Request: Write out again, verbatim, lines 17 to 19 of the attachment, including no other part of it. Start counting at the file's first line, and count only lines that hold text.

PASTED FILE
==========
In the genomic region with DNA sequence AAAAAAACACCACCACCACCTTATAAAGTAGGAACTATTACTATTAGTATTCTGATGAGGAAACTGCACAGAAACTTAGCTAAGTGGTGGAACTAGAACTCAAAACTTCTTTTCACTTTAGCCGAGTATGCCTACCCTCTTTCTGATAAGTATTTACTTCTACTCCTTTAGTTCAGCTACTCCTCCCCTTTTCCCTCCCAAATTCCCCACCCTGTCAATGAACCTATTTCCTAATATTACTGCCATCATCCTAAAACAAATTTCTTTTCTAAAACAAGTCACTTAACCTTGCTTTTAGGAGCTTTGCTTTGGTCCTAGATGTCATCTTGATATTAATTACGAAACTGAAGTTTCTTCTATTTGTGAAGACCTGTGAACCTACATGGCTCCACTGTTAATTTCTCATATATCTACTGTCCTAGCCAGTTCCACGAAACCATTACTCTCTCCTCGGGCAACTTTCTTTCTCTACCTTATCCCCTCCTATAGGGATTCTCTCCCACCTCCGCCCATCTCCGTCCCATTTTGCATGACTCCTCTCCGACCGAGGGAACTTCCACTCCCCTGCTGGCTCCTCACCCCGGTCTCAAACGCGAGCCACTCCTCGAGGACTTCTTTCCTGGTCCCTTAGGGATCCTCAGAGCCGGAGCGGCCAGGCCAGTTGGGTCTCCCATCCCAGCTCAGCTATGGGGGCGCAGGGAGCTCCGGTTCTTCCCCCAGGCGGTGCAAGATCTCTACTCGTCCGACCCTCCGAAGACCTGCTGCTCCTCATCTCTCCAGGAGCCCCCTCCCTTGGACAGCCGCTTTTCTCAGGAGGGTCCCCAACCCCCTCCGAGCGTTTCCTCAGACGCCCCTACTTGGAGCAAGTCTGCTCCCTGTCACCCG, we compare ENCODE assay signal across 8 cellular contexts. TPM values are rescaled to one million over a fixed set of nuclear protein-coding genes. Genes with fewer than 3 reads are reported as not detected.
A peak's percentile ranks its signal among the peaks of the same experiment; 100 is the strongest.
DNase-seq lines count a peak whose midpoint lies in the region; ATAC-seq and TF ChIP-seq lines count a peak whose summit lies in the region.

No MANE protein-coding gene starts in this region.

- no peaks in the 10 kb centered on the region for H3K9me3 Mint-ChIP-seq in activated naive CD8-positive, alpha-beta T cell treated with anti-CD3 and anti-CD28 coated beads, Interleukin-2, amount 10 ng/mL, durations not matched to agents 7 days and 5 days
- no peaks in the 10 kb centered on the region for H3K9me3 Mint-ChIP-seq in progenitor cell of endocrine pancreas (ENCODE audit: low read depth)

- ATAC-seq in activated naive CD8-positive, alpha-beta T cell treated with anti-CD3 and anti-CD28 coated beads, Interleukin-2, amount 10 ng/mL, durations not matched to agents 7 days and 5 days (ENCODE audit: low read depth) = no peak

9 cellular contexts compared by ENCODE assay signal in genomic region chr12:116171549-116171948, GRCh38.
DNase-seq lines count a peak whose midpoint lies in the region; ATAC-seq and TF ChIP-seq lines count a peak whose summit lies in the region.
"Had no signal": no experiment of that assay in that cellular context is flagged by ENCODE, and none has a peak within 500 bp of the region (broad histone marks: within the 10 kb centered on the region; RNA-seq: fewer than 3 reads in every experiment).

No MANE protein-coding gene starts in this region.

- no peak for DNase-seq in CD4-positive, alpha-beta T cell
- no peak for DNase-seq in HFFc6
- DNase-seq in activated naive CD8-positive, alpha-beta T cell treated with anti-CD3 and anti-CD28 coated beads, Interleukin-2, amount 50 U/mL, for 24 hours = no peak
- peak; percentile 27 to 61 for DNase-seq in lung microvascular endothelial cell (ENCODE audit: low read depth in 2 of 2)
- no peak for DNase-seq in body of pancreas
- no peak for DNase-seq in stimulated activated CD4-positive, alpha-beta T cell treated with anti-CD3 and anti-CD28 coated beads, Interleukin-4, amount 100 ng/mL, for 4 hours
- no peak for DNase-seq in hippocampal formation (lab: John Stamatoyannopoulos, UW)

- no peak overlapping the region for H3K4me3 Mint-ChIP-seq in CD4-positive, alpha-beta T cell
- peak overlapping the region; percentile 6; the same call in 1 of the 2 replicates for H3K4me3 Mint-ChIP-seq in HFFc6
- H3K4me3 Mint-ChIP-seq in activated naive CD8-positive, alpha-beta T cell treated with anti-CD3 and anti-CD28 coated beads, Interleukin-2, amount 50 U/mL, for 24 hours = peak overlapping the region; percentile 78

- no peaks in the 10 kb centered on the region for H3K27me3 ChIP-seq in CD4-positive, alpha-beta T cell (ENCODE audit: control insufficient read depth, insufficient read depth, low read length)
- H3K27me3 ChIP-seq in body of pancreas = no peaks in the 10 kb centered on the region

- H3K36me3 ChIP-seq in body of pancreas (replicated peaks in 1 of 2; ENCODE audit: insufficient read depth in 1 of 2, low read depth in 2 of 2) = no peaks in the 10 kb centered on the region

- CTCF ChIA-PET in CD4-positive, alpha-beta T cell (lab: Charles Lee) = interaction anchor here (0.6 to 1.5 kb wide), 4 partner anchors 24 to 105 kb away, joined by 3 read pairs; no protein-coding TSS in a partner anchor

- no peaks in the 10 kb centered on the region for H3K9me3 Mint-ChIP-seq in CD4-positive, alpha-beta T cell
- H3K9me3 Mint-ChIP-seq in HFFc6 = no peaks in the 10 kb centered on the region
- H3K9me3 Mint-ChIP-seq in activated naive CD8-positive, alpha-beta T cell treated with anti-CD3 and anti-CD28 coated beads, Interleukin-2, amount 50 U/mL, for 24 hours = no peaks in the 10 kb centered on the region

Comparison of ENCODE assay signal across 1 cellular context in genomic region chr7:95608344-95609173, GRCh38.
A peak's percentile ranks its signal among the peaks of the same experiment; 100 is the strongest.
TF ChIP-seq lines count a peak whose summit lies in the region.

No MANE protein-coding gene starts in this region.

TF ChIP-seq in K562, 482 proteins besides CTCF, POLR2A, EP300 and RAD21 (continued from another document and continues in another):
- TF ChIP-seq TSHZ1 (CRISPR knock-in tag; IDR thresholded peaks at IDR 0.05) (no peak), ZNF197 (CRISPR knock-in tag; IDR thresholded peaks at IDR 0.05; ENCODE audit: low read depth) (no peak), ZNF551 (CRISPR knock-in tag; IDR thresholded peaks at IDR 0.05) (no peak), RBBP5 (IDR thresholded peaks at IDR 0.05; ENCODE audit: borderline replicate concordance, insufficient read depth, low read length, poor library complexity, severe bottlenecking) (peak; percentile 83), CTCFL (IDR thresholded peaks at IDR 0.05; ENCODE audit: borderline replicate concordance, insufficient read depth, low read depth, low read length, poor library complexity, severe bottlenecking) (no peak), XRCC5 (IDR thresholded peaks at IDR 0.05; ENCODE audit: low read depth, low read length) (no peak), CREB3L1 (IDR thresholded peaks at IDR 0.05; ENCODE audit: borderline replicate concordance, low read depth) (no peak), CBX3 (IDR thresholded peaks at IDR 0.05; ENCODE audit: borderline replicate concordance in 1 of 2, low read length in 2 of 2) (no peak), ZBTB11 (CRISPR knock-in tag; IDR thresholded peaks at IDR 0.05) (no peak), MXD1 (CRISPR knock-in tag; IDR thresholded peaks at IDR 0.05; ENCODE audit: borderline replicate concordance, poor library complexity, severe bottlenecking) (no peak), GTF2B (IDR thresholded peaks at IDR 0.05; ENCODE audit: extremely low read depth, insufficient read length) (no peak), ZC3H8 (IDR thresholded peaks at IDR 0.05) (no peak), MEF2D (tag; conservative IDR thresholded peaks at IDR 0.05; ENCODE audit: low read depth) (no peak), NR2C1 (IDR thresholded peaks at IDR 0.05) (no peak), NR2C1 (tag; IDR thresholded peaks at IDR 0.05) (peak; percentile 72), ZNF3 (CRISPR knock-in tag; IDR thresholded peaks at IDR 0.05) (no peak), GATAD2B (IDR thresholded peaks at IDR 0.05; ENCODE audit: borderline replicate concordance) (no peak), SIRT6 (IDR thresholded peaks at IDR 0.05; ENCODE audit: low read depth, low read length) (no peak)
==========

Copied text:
- no peak for DNase-seq in stimulated activated CD4-positive, alpha-beta T cell treated with anti-CD3 and anti-CD28 coated beads, Interleukin-4, amount 100 ng/mL, for 4 hours
- no peak for DNase-seq in hippocampal formation (lab: John Stamatoyannopoulos, UW)

- no peak overlapping the region for H3K4me3 Mint-ChIP-seq in CD4-positive, alpha-beta T cell